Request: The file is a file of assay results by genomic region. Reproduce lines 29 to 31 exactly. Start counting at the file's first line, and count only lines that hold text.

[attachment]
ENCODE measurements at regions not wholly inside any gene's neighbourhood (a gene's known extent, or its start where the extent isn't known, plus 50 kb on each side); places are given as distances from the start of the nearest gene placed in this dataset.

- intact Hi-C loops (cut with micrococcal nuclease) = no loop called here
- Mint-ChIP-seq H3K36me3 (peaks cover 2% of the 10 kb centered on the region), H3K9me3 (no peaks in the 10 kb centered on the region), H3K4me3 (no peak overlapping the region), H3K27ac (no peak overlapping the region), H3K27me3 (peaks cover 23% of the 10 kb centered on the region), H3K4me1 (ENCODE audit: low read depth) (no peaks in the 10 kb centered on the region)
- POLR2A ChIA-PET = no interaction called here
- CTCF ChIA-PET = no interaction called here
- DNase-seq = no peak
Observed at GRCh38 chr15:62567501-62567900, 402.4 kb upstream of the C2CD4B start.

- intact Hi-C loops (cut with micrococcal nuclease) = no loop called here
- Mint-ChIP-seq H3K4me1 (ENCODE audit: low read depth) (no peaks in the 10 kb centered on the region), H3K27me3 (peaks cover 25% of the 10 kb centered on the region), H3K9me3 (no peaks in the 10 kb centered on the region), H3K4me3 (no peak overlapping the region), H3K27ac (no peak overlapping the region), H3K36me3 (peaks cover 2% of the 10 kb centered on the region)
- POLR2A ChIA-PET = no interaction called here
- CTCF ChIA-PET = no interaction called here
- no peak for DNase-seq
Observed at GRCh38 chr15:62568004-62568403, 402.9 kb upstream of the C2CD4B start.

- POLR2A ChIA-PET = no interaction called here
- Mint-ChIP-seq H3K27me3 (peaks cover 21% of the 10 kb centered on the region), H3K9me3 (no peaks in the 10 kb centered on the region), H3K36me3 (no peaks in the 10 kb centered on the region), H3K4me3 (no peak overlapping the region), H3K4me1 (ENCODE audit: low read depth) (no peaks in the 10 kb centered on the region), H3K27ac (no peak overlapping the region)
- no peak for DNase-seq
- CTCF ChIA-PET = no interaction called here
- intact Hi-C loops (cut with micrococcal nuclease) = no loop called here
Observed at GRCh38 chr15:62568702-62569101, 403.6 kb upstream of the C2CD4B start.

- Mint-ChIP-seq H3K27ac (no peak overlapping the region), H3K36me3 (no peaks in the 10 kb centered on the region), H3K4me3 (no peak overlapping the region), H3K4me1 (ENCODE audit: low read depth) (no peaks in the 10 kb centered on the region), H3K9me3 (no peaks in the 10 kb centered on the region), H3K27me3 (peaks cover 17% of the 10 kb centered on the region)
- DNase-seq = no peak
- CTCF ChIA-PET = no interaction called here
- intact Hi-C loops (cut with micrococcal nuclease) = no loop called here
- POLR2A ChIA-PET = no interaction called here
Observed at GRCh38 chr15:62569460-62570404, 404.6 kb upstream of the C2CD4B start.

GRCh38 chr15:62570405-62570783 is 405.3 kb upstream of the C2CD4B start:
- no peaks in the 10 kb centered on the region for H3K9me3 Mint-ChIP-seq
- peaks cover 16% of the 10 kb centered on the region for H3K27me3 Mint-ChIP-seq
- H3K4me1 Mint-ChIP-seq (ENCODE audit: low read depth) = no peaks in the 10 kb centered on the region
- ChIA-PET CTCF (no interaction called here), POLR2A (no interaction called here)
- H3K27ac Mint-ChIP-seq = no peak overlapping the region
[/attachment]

- H3K4me1 Mint-ChIP-seq (ENCODE audit: low read depth) = no peaks in the 10 kb centered on the region
- ChIA-PET CTCF (no interaction called here), POLR2A (no interaction called here)
- H3K27ac Mint-ChIP-seq = no peak overlapping the region